The Biggest Bads
The best supervillains don’t just fight superheroes. They hold up a mirror, presenting a tantalizing vision of a super-id unleashed. No wonder we love the bad guys so much: They get to do everything that the good guys would never let us do.
10. Dark Phoenix
Jean Grey was a kind person, so bland that she made boredom look aspirational. Then came absolute power – and everything changed. Despite goofy retcons and half-baked adaptations, the fiery wonder of Dark Phoenix Saga hasn’t dimmed one bit. It’s the essential terror of the werewolf legend: Not of “becoming” evil, but of revealing the terrifying inner self that was always lurking within. Decades before Breaking Bad, Dark Phoenix was the original Heisenberg.
A world-devouring skyscraper-man who represents the literal high point of co-creator Jack Kirby’s religio-scientific mythmaking. The freakiest thing about Galactus is that just doesn’t care: About the worlds he destroys, or the untold billions of sentient lives he snuffs out. He’s a vision of an aloof God – and, perhaps, a looming parody of modern apathy in the face of violent destruction.
A slobber-goopy roid-thing with a Gene Simmons tongue and a thirst for mature-content ultraviolence, Venom represents all the gritty-gross excess of the Dark Age of comics, ’80s decadence spitshined with ’90s grunge. The black symbiote-costume has affixed to different hosts, and always brings out the worst repressed aspects of their personality. No wonder Venom’s so popular: He’s the internet with teeth.
Every superhero is a failure. Peace on Earth? Batman can’t even keep the Joker behind bars. So maybe Adrian Veidt is the greatest hero of all: Thanks to him, a world at war becomes a global human society united in common cause. Of course, they’re united in fear – which also makes Ozymandias the world’s most successful terrorist. Lex Luthor’s not on this list, but only because Watchmen‘s twist-ending baddie represents the mad-genius billionaire archetype at its most vivid extreme.
Thor’s nefarious brother existed in comics for decades – and in mythology for centuries! – but the character’s sudden-onset reincarnation as a tormented emo-glam prankster pin-up derives entirely from Tom Hiddleston, who was the wounded heart of 2011’s Thor and the florid spirit mobilizing 2012’s The Avengers.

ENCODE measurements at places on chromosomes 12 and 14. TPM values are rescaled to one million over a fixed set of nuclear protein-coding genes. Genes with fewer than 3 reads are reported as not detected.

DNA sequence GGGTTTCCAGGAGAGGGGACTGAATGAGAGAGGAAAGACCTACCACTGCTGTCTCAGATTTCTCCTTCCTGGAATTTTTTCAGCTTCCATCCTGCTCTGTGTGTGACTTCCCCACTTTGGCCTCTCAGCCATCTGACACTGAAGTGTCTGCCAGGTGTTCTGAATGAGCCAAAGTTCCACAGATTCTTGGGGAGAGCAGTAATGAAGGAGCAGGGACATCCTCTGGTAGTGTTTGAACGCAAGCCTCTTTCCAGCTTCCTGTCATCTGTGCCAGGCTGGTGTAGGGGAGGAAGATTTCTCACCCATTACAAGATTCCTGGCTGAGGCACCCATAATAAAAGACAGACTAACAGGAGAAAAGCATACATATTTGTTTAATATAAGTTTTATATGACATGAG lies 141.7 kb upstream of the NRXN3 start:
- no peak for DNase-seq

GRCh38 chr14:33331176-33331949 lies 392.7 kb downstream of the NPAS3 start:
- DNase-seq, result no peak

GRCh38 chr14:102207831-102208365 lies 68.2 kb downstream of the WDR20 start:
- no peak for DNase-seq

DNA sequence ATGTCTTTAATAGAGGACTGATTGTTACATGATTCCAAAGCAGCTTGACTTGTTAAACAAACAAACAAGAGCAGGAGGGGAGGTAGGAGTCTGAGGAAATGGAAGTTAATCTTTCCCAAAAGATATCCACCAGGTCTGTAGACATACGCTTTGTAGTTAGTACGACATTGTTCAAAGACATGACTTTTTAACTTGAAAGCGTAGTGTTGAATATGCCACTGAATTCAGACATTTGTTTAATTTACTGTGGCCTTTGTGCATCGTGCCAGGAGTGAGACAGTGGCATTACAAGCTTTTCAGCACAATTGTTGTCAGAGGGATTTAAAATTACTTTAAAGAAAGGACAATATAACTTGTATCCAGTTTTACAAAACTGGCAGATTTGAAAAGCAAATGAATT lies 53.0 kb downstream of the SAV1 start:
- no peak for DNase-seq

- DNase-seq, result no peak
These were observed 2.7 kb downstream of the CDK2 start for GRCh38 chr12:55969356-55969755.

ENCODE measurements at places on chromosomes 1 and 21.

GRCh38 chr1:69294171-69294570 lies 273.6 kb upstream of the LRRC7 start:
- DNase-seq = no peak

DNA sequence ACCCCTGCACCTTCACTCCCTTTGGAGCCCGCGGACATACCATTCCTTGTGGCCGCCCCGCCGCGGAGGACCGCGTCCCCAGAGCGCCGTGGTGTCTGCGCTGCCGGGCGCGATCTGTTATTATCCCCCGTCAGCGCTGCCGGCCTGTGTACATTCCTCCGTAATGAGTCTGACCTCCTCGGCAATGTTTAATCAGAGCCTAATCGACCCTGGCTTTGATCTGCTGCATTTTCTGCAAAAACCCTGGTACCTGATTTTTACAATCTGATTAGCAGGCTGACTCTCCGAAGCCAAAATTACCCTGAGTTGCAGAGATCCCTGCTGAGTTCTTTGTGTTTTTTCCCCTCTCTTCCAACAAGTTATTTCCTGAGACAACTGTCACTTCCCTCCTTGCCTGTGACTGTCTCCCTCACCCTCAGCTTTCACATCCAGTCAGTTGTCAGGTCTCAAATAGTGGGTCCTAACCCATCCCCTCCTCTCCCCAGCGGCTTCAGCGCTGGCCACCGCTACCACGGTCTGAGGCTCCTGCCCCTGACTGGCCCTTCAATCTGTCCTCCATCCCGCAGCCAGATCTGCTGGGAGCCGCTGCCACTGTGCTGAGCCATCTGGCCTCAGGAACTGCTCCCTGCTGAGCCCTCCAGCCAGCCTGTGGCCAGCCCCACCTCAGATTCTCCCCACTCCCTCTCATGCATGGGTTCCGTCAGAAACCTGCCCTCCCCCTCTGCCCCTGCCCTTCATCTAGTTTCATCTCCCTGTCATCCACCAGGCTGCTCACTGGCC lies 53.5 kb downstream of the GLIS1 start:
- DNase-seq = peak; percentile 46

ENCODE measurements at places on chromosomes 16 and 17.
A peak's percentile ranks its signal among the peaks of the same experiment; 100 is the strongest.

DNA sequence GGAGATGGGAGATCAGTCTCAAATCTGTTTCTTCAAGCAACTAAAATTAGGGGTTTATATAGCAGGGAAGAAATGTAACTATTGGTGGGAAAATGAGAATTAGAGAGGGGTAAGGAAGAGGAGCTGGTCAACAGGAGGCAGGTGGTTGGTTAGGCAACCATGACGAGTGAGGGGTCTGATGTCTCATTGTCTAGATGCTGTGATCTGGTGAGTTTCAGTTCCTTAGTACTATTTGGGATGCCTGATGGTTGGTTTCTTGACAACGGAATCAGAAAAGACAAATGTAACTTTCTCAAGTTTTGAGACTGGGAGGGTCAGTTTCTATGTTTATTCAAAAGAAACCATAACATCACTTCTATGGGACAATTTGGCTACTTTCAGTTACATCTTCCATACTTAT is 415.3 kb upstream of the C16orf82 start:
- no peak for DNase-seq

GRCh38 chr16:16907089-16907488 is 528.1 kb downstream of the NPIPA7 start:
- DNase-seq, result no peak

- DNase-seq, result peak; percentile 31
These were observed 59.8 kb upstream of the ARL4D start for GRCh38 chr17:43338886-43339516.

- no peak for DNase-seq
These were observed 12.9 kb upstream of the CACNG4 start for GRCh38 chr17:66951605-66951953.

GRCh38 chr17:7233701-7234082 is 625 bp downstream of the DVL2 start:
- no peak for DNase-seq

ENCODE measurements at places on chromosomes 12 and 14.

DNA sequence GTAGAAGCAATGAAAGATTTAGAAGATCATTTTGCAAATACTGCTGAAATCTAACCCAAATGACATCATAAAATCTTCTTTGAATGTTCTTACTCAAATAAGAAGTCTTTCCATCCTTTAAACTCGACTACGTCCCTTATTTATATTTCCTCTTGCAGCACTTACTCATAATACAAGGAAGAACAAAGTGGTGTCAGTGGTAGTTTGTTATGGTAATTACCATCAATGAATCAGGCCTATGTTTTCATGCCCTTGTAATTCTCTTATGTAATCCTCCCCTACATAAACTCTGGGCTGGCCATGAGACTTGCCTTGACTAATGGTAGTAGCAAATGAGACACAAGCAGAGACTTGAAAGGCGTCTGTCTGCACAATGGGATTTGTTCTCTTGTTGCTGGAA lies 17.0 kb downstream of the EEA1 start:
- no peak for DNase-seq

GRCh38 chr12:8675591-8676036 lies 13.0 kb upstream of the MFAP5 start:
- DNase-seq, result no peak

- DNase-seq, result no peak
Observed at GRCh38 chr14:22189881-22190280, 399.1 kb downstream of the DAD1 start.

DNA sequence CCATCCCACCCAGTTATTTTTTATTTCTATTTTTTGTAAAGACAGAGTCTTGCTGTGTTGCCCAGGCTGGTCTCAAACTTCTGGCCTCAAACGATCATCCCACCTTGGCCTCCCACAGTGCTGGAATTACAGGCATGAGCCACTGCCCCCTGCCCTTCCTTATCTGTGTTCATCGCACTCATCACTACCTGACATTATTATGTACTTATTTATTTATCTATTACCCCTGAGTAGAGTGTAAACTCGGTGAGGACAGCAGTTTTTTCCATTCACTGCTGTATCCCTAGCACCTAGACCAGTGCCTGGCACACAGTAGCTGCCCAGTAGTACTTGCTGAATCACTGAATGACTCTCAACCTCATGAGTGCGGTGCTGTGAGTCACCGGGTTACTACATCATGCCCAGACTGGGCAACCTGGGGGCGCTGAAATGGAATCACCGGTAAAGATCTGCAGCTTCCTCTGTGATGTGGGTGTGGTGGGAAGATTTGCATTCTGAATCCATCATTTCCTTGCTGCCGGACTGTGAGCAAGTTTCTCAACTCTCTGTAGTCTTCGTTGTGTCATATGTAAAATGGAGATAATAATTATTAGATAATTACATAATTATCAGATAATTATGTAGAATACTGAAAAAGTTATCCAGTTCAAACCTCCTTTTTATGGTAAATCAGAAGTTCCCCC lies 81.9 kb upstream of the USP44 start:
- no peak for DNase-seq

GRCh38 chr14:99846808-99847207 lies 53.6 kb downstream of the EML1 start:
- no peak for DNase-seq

On a list with serial-killing world-conquerors, “non-violent burglary” looks like the most venial of sins. But Selina Kyle represents one of villainy’s greatest traditions: The charming thief-as-economic parasite, living a high-society life by scamming aristocrats out of the cash they’re too dumb to hold onto. You actually want to be Catwoman: She has all the fun.
4. Dr. Doom
Mad scientist, renegade mystic, despotic patriarch of a feudal-ish Soviet-ish nation, best friend-turned-sworn enemy: The Fantastic Four’s chief antagonist appropriately reflects four distinct flavors of crazy. He’s a man of science and a man of faith…and he’s got a cool mask, too.
A bald-headed cartoon anvil in a bespoke suit, the Kingpin started out a Dick Tracy-worthy street-boss pastiche. But in the ’80s, Frank Miller reimagined Wilson Fisk as a new kind of corporate criminal: A local-grown New York tough guy radiating brains, brawn, and brutal entrepreneurial capitalism. Witness the American success story circa now: The little man who becomes the big man who keeps the little men down.
2. The Joker
Good? Evil? If you believe that stuff, there’s a bridge in Gotham the Joker would like to sell you, right before he blows it up. The Dark Knight’s nemesis isn’t just crazy. He’s a walking, talking, giggling, mass-murdering assault on the whole idea of moral sanity. In a world of chaos, sometimes laughter is the best medicine.
A great villain is a hero in his own mind, and no bad guy has better intentions than the mutant master of magnetism. A Holocaust survivor and a violent defender of his race’s civil rights, Magneto only wants to ensure safety of mutantkind – even if that means humankind must go. Ian McKellen played him with wry cunning; Michael Fassbender exuded desperate exhaustion; comic book history has often cast him as a lesser-of-two-evils heroic figure. But 63 years after his introduction, one thing has never changed: Magneto is a monster, but only because our monstrous world made him that way.